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Spain's Youth In Desperate Search For Work

posted 4 Feb 2013, 06:31 by Mpelembe Admin   [ updated 4 Feb 2013, 06:31 ]

Spain's "no future" generation struggles to find work with 60 percent of people under 25 out of a job.

 MADRIDSPAIN (FEBRUARY 1, 2013) (REUTERS) -  A normal day for 24-year-old Ana García is spent riding her bike, practicing her musical skills and surfing the internet in the vain hope of finding a job.

García, who got a degree in sound production two years ago, belongs to the 60 percent of the country's people under the age of 25 who are unemployed.

"Last year I was waking up searching job websites and I was going to sleep searching job websites. I used to wake up in the middle of the night to take a look just in case there was some new offer," she said before going to the unemployment office for the regular monthly registration.

With Spain's unemployment rate soaring to its highest level since measurements began in the 1970s with a prolonged recession and deep spending cuts leaving almost six million people out of work at the end of last year, García has little hope of putting her skills to use.

"In my circle there are practically 95 percent of jobless people. There are just a few of them who work. They get one or two-day jobs sometimes but this is impossible," she said.

Unlike most members of her generation, García managed to leave her family home, thanks to a job she had before finishing university. She pays the rent helped by her partner, her mother and with the monthly unemployment government aid she is still receiving.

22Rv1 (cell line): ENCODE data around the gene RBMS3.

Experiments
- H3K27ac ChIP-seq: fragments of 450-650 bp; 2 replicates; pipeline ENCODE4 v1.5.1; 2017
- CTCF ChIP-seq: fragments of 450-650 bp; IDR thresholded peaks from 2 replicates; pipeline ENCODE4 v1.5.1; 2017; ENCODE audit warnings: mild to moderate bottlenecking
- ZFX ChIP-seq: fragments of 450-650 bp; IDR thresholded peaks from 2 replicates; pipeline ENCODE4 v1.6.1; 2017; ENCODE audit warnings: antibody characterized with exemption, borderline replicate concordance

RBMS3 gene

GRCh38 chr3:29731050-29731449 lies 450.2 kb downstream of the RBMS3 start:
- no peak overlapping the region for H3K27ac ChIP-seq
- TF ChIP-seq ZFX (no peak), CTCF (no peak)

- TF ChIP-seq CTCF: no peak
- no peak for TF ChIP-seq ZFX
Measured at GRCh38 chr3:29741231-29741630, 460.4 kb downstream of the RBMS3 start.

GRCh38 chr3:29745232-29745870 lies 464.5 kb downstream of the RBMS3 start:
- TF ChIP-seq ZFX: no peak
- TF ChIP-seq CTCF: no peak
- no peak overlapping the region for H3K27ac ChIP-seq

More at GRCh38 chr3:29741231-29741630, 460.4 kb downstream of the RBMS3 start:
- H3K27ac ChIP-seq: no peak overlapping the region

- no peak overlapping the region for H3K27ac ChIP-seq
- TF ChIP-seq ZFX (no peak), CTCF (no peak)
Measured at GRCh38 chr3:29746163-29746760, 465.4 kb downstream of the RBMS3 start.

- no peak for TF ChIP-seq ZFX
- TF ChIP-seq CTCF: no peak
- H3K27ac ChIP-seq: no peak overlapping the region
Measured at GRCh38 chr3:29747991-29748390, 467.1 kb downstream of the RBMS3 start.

Although García has considered following many of her friends who have migrated to other European countries, she says she still believes she can get a career in Spain and wants to give it a try.

Many others have given up.

Barcelona's Goethe Institute offers more than 170 German courses every year. In the last two years they have seen the number of students grow by 75 percent, most of them people under 25 who want to seek a better future in Germany, according to the centre director, Marion Haase.

One of the students at the Institute is Eva Sanchez, a 21-year-old engineer who has studied German for two years and is preparing to leave Spain in the summer. After failing to find a job since she graduated from university, she says she has lost hope.

"There is nothing here. So I have to leave now. This is not what I would like to do if there is nothing they can give me here I can't stay here and do something different to what I prepared myself for. I have been studying for for five years and my parents invested (in my education), and all for nothing," she said.

Graphic designer Andrea de la Mata, another student at the Institute, is already fluent in English and about to finish her German courses as she prepares to leave Spain in the coming months.

She says even a university degree provides no guarantee of finding work in Spain.

"It is a kind of a shame when you study something and you can't find the job you are dreaming to find. That is why I am learning Deutch (German) right now. You feel you've got no way of finding something," she said.

Young Spaniards, who have been dubbed 'generacion cero' or 'the ni-nis' - neither in work nor full time education, are now living in the family home longer than ever before, pushing the average age of independence from their parents to well into their 30s.

Spain's unemployment rate rose to 26 percent in the fourth quarter of 2012, up from 25 percent in the previous quarter and more than double the European Union average.


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